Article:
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The disappearing stick shift in US cars

SAN DIEGO — At auto shows like recent one in San Diego, so much says “new and shiny” it’s easy to miss what’s old and disappearing.

Like manual transmissions.

Fewer than 3 percent of cars sold in the U.S. these days have stick shifts and clutch pedals, and nowhere was that trend more obvious than at the San Diego International Auto Show’s Mini display.

Revered for its quickness and its handling, the Mini has roots in British racing, and in a nod to that heritage all its models come standard with a six-speed manual transmission.

But none of the half-dozen Minis at the convention center had a stick shift. They were all automatic.

It was the same all across the showroom floor, with occasional exceptions for sportier models. A decade ago, almost 50 percent of new cars came with both transmission options, according to a study by Edmunds.com. Now it’s closer to 20 percent.

You can’t even get a stick shift in the car that baptized scores of Southern California teens to the world of driving with four-on-the-floor: the Volkswagen Beetle.

Experts say there are several reasons for the trend. Manual-transmission cars used to be cheaper to buy, more durable, and got better gas mileage. Not anymore, as manufacturers introduce continuously variable transmissions, paddle shifters and other features that improve the performance of automatics.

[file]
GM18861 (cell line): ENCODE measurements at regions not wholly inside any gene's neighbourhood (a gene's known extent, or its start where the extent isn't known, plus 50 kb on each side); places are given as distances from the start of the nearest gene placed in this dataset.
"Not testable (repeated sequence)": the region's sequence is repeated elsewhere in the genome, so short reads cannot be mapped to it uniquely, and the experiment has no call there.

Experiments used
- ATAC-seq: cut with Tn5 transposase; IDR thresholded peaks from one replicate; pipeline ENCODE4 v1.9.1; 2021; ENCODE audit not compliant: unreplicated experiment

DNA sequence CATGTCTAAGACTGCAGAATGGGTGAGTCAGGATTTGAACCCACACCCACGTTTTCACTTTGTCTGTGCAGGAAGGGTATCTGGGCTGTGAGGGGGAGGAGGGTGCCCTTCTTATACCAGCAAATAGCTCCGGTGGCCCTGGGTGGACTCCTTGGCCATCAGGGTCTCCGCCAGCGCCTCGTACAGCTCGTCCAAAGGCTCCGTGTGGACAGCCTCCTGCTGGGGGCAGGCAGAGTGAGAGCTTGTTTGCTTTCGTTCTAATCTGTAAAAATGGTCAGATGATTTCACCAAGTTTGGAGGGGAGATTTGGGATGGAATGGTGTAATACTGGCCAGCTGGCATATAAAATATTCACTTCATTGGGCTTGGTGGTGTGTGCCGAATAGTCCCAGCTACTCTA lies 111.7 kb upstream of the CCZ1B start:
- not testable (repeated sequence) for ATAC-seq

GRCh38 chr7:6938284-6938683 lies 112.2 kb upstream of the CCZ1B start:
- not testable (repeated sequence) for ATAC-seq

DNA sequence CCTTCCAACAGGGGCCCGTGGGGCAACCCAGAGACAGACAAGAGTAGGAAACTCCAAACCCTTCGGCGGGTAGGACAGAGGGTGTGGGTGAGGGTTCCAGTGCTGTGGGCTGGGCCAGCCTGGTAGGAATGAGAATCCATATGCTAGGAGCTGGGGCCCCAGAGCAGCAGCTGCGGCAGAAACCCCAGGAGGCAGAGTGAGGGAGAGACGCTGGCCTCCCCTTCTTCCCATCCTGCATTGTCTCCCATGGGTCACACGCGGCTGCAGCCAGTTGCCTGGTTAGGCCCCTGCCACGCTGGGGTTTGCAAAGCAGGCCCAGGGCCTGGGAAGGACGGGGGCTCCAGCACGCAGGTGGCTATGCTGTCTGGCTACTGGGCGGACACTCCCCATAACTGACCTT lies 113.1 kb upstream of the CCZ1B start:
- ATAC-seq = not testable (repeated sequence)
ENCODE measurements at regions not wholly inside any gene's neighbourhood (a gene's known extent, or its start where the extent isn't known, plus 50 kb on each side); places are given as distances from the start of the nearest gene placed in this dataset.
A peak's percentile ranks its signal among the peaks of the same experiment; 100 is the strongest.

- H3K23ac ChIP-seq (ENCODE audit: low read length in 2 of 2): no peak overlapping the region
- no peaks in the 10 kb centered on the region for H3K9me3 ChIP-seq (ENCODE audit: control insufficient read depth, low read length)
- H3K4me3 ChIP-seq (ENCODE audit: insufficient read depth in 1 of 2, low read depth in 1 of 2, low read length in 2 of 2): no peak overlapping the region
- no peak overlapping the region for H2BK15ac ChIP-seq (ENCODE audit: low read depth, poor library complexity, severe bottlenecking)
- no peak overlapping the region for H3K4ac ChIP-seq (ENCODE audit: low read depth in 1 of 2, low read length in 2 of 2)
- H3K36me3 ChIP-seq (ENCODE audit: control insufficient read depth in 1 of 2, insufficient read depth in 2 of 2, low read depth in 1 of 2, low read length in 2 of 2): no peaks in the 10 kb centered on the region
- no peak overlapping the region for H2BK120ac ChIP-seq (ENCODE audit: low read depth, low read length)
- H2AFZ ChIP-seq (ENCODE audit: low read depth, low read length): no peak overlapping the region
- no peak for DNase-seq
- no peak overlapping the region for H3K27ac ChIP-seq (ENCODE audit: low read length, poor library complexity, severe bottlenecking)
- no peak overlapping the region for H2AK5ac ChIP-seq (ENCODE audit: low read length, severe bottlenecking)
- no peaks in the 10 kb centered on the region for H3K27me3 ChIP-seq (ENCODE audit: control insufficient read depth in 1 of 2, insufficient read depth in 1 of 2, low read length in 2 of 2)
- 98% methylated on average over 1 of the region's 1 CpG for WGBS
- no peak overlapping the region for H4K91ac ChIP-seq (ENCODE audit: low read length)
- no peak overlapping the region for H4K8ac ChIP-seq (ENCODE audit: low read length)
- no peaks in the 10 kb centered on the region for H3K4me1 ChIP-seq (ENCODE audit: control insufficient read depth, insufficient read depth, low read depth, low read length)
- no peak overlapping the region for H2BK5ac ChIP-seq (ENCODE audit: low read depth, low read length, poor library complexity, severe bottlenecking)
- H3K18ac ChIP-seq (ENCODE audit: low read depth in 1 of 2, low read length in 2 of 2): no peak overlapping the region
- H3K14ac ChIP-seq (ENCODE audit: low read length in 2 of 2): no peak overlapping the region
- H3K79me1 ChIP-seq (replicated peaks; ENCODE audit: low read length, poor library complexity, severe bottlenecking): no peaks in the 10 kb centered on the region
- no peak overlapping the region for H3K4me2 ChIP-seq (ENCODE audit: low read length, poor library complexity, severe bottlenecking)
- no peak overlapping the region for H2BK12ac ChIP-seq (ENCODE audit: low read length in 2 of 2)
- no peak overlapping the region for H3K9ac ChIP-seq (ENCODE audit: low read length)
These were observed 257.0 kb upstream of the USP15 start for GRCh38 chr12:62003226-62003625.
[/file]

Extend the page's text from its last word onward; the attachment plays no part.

One characteristic of sticks remains, though, at least for many car enthusiasts: the hands-on thrill of gear-shifting.

“With a stick, you get the feel of really driving,” said Jess Willhite. “It’s not the car doing everything for you.”

He drives a 1969 GMC pickup with a manual transmission. His wife’s car is an automatic, but he’s taught her how to drive a stick, too, just in case.

“I think it’s a skill everyone should have because you never know when you might be some place where the only car available is one with a manual transmission,” he said.

For LaShawn Miller, knowing how isn’t enough. “It’s a deal-breaker for me if I can’t get manual transmission on a new car,” said the Miami resident, who was working the show for Volkswagen.

Now 45, she’s been driving sticks since she was 17 and currently leases a Jetta GLI. “Automatics are boring,” she said. “I want to experience the feel of the car on the road.”

But she also knows she’s part of an ever-dwindling club. Some young people at the show had never seen a stick shift before.

Not Colin Schamp, though. The 16-year-old Oceanside resident has a fondness for muscle cars — his dad drives a 2006 Mustang GT — and he was wearing a T-shirt that had a gear-shift diagram on the front.

“Rolling through the gears — it’s like nothing else in the world,” he said.

He was at the show with James Spotts who drives a 1989 Mazda Miata. With a stick.

“Manny-tranny all the way,” he said, a rallying cry for a dying breed.

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